Throughout To Kill a Mockingbird, Harper Lee uses many literary devices such as imagery, metaphors, and symbolism to portray the themes in the book and lecture the audience about human nature. For example, Scout is used to portray the loss of innocence through her life experience with her relatives and friends. The author thoroughly describes and explains path of difficulties in Maycomb to effectively teach the audience about the evils of the human race, dramatically trying to change the audience's perspective about human nature.
Through Scout's unfortunate exposure of the events of Dolphus Raymond's isolation and the misunderstanding of Boo Radley, the author encourages readers to evaluate society from a new perspective. Through Mr. Dolphus Raymond's isolated lifestyle from the prejudiced society, the audience grasps the idea of making a self-contemplated decision concerning their own thoughts and emotions, rather than following the "mob mentality". For example, Mr.
Dolphus Raymond, living in a society where the whites reign superior, chooses certain ethnic groups over another: in this case, he picks blacks over whites. Mr. Raymond tremendously despises all the "hell white people give colored folks, without even stopping to think that they're people too"(Lee 269), showing that he prefers the blacks over the whites. His preference for the persecuted black race over the prejudiced white race dispels all aspects of "following a mob mentality " and portrays the sign of self-contemplation.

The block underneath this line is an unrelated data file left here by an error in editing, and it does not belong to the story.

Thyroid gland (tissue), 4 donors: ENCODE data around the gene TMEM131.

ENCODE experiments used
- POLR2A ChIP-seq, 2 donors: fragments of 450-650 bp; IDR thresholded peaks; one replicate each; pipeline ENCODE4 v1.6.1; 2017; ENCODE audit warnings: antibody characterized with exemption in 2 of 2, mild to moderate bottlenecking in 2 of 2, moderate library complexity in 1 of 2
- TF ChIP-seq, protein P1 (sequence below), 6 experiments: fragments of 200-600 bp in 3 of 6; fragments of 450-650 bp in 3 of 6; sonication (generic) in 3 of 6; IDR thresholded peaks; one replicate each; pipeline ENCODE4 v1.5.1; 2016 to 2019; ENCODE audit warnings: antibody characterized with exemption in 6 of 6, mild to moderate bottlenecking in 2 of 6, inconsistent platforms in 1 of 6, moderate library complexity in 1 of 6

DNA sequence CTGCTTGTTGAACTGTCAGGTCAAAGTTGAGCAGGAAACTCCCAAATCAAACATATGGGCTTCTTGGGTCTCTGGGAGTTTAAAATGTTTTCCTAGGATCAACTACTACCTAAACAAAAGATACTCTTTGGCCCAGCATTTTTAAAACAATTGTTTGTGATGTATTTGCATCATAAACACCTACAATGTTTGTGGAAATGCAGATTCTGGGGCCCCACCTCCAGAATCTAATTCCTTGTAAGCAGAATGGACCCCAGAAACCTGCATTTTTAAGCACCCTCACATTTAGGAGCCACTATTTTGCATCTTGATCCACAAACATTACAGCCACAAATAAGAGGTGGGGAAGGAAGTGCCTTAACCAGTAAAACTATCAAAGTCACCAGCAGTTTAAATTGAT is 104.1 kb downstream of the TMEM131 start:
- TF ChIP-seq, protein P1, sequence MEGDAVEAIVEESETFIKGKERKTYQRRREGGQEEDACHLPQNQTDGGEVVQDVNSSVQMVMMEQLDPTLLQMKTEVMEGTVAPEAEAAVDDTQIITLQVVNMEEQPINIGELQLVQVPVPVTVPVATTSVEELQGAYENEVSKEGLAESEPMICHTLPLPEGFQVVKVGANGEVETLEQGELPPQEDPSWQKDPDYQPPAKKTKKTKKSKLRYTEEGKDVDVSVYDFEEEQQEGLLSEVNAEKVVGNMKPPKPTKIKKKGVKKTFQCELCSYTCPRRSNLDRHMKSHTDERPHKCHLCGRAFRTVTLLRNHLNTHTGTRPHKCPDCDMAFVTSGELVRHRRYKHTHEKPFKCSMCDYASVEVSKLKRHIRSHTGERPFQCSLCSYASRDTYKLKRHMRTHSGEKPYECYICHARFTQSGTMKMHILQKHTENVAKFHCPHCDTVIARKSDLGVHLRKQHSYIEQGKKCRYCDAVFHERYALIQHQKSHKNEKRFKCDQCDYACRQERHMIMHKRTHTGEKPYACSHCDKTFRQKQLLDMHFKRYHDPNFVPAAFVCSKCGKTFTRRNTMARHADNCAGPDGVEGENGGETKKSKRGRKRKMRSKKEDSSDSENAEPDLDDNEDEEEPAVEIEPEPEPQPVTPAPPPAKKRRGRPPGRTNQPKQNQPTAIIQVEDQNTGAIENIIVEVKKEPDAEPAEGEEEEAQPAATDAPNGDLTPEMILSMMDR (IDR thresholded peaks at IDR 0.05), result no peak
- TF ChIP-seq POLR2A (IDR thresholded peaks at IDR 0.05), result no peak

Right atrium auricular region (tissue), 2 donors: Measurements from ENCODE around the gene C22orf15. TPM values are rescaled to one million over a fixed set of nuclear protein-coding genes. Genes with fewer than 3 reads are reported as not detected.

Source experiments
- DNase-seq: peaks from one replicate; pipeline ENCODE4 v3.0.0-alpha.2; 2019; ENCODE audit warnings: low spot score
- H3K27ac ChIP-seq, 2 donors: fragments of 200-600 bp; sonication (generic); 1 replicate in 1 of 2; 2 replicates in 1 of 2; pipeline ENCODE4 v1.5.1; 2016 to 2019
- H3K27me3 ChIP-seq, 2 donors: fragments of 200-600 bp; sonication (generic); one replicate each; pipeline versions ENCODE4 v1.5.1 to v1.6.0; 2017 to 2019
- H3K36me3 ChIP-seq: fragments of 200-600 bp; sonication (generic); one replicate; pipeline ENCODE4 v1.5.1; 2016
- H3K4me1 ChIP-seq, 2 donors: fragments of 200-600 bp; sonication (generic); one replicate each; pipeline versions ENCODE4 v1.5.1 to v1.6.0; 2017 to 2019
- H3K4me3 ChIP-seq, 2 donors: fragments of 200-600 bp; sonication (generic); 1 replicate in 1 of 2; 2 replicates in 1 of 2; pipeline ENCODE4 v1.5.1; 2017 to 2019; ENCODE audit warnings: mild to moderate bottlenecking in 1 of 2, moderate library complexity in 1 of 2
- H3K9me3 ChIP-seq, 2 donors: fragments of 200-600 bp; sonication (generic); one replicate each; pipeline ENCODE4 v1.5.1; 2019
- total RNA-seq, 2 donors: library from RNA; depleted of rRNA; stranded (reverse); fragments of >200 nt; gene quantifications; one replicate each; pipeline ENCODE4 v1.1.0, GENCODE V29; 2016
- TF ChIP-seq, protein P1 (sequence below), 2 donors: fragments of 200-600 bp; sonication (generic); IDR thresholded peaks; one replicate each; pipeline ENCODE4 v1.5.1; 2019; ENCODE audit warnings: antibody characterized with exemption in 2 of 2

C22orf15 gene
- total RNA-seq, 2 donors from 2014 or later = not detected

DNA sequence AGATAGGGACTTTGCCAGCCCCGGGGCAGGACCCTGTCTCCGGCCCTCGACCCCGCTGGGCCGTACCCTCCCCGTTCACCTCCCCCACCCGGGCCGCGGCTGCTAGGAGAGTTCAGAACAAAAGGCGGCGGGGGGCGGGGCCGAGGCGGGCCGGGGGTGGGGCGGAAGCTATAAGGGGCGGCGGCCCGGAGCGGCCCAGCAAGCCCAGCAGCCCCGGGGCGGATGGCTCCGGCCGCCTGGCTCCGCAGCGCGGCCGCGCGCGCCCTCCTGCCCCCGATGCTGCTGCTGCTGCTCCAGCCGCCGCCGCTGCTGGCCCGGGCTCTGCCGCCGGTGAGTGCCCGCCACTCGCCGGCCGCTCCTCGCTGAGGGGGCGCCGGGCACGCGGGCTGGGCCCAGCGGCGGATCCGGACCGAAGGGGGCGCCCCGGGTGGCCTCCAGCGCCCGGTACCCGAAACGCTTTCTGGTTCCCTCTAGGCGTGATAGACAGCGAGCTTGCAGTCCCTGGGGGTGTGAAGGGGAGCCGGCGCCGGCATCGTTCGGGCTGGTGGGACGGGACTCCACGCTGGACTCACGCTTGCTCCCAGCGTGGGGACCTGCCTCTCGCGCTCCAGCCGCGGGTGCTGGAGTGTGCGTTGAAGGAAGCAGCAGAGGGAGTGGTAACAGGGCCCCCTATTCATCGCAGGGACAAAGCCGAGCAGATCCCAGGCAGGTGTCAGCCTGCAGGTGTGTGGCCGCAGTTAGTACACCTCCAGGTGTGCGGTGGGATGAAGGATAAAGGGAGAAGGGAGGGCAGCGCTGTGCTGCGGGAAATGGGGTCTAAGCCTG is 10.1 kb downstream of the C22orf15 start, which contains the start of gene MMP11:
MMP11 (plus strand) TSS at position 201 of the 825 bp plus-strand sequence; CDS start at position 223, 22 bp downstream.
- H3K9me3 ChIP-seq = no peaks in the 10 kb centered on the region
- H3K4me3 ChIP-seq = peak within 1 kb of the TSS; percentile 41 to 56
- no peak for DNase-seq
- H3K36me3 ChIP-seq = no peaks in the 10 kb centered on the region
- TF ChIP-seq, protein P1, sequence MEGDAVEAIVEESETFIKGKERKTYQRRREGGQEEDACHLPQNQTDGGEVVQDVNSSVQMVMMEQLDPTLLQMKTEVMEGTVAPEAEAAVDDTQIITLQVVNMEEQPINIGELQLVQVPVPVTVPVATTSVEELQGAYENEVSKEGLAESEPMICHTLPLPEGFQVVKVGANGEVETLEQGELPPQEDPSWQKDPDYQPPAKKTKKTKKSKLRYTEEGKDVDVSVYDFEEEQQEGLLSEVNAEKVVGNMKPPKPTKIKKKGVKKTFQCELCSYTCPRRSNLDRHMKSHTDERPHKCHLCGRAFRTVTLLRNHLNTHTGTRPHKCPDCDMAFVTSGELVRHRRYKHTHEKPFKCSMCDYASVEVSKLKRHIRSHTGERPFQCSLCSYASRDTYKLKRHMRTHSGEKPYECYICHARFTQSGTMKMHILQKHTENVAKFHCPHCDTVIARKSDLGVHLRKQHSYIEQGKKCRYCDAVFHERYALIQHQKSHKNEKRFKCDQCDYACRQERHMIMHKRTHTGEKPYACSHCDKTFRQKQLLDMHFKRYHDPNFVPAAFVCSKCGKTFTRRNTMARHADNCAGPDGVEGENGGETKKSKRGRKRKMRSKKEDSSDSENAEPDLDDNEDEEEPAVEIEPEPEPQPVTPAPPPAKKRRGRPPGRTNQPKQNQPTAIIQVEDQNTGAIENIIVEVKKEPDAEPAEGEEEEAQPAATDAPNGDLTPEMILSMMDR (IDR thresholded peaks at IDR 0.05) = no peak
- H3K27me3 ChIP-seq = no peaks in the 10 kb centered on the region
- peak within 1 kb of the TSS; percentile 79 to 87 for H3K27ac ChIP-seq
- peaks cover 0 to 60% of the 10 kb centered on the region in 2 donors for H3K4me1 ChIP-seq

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Literary Devices in the Novel To Kill a Mockingbird by Harper Lee
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Mr. Dolphus Raymond strongly believes that society will "never understand that I live like I do because that's the way I want to live"(Lee 268). This ideal separates Mr. Raymond away from society even more because he chooses to live in a unique fashion, once again showing the aspect of self-contemplation, instead of following the "mob mentality" As the end result of the widely accepted misinterpretation of Boo Radley, the audience becomes introduced to the theme of "never judging a book by its cover".
Boo is misunderstood because of his ghastly appearance and his horrific past of false accusations made by society. Boo Radley's "cheeks were thin to hollowness; his mouth was wide"(Lee 362) and "his gray eyes were so coloress I thought he was blind"(Lee 362). Boo's gray eyes make him appear dead and reckless, hammering thoughts of intimidation and fright into society's head. Society has thought of Boo as a formidable and vicious human being, when in reality, Boo is a very respectable person, and only has intentions of well-being.
For example, during the fire of Miss Maudie's house on a blizzard night, Scout "found myself clutching a brown woolen blanket"(Lee 95), which shows that Boo Radley wanted to protect Scout from the harsh weather. This dispels any accusations of Boo Radley being a vicious human being because he shows compassion towards Scout. Boo's compassion towards Scout proves that look can be deceiving and that one should "never judge a book by its external cover". The audience can learn and review two primitive, but very essential lessons as a result of Scout's encounter with Mr.
Dolphus Raymond and the misunderstanding of her neighbor, Boo Radley. From their encounter, the audience is introduced to a new idea of self-contemplation and acting for one's self, instead of following the "mob mentality". As a result of the misinterpretation of Boo Radley, the audience is reminded of the theme: "never judge a book by its cover", meaning that one should look past an individuals appearance and history and judge him/her based on their actions and attitude.
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